Writer Brains and Research

Jules Verne, French science fiction writer of ...

Jules Verne, the godfather of plausible speculative fiction. (Photo credit: Wikipedia)

“Fantasy is even harder to write,” I alleged recently, “because you have to make the science work.”

If the science in a story isn’t plausible — whether you actually call it science, as in hard sci-fi, or whether it’s simply background dressing or setting, as in a romance set aboard a diving boat — the rest of the story won’t be plausible, either. In the romance above, for example, even if the story is supposedly just boy-meets-girl, if the couple blithely dives hundreds of meters without special equipment and resurfaces without ill effects, I’m not going to buy the happily-ever-after. Continue reading

Something Wicked, or How I Got Kicked Out of Book Club

Cover of "Something Wicked This Way Comes...

Cover of Something Wicked This Way Comes (film)

So Monday night I attended for the first time our local library’s book club. It may also have been my last.

The club was discussing Something Wicked This Way Comes, the creepy seasonal novel by Ray Bradbury. I’ve always felt vaguely guilty about not liking this novel quite as much as it probably deserves, but after listening to everyone else give their impressions, I felt like a positive fangirl. Oh, sure, a few enjoyed it, but at least half the group hadn’t even finished the book.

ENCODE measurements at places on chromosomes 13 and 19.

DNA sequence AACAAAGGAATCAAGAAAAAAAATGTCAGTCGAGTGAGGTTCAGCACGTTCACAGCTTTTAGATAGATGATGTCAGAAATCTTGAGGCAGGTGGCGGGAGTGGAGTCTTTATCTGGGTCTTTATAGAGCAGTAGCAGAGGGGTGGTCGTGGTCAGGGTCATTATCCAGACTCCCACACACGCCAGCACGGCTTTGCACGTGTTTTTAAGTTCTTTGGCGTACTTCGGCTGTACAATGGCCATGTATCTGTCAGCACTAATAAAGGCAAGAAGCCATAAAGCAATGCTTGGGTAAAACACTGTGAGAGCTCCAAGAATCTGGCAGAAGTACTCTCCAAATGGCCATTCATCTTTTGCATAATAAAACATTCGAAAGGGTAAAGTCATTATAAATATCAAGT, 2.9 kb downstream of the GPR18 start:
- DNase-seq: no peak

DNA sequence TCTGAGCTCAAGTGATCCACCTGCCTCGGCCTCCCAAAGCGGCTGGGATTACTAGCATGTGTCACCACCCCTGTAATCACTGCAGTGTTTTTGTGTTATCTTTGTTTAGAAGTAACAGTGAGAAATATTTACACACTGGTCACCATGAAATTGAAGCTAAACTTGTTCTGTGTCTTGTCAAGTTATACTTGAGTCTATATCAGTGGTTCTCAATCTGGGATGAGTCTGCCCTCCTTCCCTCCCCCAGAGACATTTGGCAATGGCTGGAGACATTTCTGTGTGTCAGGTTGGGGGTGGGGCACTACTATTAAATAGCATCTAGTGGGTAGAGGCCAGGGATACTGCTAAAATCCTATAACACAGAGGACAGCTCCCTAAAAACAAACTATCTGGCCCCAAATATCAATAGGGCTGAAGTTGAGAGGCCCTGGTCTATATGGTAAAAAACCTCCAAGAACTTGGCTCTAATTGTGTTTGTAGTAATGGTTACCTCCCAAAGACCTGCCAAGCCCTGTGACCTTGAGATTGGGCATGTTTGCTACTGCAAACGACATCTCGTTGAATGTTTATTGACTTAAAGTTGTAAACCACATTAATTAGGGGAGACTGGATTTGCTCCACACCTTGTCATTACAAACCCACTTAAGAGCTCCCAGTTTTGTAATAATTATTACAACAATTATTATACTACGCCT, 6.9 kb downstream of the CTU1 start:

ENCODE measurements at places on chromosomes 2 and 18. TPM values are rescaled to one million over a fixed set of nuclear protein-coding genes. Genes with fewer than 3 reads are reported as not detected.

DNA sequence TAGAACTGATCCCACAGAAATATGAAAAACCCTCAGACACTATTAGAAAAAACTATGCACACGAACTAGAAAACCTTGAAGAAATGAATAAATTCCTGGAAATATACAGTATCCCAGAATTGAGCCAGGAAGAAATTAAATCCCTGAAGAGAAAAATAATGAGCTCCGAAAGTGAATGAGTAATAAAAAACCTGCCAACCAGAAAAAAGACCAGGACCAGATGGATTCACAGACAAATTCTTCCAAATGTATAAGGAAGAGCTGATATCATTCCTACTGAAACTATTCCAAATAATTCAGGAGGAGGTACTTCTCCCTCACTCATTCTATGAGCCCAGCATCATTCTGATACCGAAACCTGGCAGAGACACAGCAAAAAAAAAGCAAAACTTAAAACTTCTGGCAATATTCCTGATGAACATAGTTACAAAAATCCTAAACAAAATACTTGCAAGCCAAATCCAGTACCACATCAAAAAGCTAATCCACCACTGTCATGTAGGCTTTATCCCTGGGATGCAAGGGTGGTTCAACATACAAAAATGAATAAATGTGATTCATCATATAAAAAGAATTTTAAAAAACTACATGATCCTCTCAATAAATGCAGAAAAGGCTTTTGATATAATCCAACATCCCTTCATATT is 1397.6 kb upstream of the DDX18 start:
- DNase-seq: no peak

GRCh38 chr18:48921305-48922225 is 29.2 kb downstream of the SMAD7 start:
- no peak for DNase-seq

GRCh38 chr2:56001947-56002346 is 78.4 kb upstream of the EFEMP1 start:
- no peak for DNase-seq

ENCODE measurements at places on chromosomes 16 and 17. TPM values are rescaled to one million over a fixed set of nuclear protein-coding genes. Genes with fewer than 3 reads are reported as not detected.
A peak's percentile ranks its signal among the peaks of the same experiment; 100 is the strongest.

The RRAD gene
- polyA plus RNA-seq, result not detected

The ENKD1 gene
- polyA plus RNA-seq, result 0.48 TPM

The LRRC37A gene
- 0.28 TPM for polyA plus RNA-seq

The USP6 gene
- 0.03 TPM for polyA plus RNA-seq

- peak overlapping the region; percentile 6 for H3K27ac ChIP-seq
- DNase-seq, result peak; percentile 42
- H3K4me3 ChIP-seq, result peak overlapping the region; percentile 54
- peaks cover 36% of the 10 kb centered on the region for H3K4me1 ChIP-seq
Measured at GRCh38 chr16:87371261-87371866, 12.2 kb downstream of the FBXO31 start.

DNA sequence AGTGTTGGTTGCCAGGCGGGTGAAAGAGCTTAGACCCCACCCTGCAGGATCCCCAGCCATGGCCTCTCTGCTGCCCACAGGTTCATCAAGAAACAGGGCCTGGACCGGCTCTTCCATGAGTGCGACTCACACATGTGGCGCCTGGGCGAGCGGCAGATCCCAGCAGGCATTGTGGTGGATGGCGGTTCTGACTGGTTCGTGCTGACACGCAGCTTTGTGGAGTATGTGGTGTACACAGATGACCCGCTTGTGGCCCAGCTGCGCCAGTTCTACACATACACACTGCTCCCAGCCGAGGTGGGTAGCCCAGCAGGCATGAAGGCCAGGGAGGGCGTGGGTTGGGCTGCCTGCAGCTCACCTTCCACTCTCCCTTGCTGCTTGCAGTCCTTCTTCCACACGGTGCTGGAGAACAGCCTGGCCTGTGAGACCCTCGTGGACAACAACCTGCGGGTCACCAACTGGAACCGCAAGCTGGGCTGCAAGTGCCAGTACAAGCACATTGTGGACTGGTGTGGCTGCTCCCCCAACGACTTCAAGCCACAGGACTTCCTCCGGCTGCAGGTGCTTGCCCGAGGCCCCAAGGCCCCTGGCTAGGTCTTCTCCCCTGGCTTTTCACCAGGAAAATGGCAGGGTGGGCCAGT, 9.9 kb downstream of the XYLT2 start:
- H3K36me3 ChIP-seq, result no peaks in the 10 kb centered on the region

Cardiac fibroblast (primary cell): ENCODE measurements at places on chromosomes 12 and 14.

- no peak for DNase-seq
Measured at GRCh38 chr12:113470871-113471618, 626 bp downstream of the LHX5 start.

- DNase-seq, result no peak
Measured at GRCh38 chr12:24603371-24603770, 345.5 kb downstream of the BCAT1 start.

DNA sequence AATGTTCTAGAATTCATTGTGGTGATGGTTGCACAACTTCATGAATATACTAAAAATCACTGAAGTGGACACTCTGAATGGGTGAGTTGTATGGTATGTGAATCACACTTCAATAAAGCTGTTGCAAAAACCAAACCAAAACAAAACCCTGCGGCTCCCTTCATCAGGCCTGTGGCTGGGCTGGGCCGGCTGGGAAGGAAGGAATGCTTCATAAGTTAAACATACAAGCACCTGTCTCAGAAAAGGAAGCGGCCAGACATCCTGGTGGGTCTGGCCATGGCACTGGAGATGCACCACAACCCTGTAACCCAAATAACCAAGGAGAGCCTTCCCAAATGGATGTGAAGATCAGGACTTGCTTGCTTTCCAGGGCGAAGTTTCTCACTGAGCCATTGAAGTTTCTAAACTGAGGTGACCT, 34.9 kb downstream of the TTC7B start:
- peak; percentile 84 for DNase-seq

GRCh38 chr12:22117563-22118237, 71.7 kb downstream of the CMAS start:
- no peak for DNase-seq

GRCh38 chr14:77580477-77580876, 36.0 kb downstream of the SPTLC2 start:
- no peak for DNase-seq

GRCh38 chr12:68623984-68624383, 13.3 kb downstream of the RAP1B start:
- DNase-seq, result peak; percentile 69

That’s not what got me into trouble, though. No, this particular session of book club offered dinner and a movie, and we watched the film adaptation for further discussion.

I realized I was both dominating the conversation and sounding rather negative, both of which I figured were bad for a first-timer, so I squelched myself a bit. And thus a blog post was born! But the comparison really does offer a really spectacular example of what removing the stakes and changing motivations can do for a story. Continue reading

The Proposed USFS Photo Ban?!

Ansel Adams landscapeIt’s about to become enforced policy: it’s illegal to take photos in national parks and on federal lands without a $1500 permit. The fine for taking unauthorized pics will be $1000/photo. Even in the /cough/ Ansel Adams Wilderness area.

USFS says it’s to protect the forests. Sure, our parks have been under a lot of stress — illegal logging, water pollution, drifting air pollution, human-started fires have all taken a high toll. You know what’s not damaging parks? Digital and film recordings. Photography doesn’t ACTUALLY steal the soul, you know. Continue reading

Feminism & Writing